Carbon market can play an important role in emission reduction and can also facilitate sustainable development.
What are the different tools of a carbon market that enable countries to lower the GHG emission cost?
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A carbon credit is a term used for any tradable certificate or permit that represents the right to emit one tonne of carbon dioxide or other greenhouse gas. In the carbon finance market, carbon credits are issued to reduce carbon emission.
Kyoto protocol established carbon credit market mechanism, where advanced countries were given emission reduction targets, known as assigned amounts unit. The countries then set quotas for different industries. Companies were given quota for carbon emission by complying with an allowance of credit units. These carbon units are tradable. A company can go for clean energy and less carbon-intensive practices to comply with the cap.
The World Bank report on ‘the future of carbon markets for climate change mitigation’ 2019 state that under the Kyoto protocol, countries aim to achieve their target of reducing carbon emissions. For that, they are participating in carbon markets under ‘flexible mechanism’ approach that facilitates the voluntary transfer of low-cost emissions allowances or carbon credits. In order to comply with the cap, they can offset their emission by financing a carbon-reducing project called carbon offset.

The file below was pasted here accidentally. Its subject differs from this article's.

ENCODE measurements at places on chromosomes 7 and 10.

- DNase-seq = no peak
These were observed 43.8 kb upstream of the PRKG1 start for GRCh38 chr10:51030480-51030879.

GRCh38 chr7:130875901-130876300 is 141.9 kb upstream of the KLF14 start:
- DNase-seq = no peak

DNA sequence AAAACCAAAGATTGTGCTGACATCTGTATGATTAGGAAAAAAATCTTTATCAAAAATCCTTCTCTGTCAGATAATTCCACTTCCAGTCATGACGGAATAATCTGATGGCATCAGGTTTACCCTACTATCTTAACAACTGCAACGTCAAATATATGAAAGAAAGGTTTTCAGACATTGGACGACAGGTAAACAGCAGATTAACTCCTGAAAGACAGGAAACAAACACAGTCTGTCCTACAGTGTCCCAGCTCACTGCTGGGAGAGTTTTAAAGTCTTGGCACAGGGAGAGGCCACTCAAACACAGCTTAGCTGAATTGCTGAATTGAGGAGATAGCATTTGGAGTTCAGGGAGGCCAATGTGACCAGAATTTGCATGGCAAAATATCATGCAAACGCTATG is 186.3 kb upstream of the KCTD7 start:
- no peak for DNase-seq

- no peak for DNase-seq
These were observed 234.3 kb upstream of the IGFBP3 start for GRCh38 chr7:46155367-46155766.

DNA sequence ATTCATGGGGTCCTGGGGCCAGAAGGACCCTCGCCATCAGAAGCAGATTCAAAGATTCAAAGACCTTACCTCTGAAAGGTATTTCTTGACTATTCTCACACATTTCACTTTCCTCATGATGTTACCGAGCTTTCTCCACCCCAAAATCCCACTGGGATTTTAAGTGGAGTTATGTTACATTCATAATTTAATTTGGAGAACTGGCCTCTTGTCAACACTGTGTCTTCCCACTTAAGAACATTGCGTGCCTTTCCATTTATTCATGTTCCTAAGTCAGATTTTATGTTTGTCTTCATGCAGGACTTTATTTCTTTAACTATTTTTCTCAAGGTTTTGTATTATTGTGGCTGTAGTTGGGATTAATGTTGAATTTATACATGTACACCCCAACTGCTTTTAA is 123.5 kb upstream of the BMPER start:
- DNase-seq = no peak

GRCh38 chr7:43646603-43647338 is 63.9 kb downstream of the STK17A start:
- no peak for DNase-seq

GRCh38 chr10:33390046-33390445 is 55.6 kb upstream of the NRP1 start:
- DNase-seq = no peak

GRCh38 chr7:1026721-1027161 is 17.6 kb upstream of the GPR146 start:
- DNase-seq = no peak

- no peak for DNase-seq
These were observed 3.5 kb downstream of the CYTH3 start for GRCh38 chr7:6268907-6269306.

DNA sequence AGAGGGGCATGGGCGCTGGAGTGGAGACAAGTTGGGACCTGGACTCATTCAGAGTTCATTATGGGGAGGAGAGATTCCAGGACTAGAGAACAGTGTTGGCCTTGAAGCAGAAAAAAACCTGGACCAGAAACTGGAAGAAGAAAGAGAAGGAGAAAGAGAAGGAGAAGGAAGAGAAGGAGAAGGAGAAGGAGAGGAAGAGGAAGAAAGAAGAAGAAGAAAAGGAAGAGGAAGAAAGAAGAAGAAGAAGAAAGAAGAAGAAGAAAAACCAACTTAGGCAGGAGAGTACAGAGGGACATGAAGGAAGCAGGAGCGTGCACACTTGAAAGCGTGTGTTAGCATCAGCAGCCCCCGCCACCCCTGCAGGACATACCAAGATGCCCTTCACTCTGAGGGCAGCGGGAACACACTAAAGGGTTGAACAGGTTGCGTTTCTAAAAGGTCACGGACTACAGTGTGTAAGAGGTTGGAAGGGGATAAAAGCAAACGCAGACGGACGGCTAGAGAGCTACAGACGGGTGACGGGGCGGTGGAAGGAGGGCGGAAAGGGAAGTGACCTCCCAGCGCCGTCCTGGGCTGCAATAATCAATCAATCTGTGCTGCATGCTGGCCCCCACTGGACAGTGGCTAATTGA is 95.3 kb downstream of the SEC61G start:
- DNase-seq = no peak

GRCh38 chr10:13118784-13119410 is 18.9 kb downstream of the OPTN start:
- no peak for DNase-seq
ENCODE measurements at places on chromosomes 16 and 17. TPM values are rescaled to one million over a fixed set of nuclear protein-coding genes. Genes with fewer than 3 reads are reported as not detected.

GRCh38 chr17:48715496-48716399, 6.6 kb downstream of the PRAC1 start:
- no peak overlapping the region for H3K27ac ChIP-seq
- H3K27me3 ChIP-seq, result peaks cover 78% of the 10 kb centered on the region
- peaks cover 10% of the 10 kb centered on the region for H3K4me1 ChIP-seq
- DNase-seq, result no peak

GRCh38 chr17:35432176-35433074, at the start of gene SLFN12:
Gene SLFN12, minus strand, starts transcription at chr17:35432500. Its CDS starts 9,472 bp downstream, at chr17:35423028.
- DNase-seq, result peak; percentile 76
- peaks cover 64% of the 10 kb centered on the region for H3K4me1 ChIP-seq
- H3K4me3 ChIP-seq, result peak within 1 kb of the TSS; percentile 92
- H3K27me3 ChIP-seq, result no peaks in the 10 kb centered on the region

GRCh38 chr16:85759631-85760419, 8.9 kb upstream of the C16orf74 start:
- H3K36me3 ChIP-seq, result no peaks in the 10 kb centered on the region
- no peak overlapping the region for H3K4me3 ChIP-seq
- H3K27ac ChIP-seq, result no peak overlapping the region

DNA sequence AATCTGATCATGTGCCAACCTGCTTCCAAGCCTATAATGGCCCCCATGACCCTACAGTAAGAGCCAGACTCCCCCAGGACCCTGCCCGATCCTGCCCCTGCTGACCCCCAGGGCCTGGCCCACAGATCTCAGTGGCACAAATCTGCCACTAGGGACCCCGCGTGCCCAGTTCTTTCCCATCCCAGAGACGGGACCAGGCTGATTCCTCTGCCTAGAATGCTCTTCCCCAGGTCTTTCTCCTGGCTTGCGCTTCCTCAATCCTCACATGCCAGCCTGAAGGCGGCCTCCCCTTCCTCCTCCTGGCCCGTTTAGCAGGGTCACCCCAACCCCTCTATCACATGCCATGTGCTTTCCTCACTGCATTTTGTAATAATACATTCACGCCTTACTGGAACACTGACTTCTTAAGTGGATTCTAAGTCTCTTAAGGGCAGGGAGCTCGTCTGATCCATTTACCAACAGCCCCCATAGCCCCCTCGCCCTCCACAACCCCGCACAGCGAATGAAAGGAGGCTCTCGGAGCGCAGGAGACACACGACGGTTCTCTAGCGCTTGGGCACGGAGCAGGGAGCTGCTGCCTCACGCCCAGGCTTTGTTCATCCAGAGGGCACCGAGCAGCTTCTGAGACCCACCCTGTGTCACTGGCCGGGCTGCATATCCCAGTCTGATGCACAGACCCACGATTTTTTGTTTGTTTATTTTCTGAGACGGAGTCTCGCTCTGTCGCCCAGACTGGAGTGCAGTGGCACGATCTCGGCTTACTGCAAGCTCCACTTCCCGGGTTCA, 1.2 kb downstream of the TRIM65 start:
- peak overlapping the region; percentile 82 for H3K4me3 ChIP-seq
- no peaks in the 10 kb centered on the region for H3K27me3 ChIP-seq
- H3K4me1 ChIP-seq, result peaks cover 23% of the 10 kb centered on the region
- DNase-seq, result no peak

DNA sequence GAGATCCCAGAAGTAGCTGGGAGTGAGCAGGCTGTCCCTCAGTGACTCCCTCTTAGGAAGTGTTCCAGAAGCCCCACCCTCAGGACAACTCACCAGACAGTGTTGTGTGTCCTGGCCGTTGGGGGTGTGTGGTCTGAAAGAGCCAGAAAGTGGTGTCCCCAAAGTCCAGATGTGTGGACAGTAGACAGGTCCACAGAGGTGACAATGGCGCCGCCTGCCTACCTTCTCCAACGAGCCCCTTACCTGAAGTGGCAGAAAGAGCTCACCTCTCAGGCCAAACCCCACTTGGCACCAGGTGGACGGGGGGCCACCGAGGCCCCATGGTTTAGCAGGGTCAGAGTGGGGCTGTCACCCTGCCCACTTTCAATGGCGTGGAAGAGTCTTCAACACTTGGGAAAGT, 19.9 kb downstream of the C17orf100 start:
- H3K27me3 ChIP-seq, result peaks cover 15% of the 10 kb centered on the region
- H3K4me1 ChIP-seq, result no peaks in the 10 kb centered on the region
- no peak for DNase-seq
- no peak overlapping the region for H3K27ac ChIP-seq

Two key approaches are used which enable countries to acquire GHG reduction credits. The first tool is a clean development mechanism (CDM), which allow a country to sponsor a GHG reduction project in a developing country where the cost of reducing GHG is lower. Joint implementation (JI) is another tool, that allows a country to set a green project in another developed country.
Countries can also go for emission trading (ET), where carbon credits are traded in international carbon markets.
Carbon credits aim to allow the market to carry their commercial activities along with low emissions and less carbon-intensive approaches as compared to that scenario when no cost incurred on carbon emissions. The GHG mitigation projects generate credits to finance carbon reduction schemes and sustainable development programs.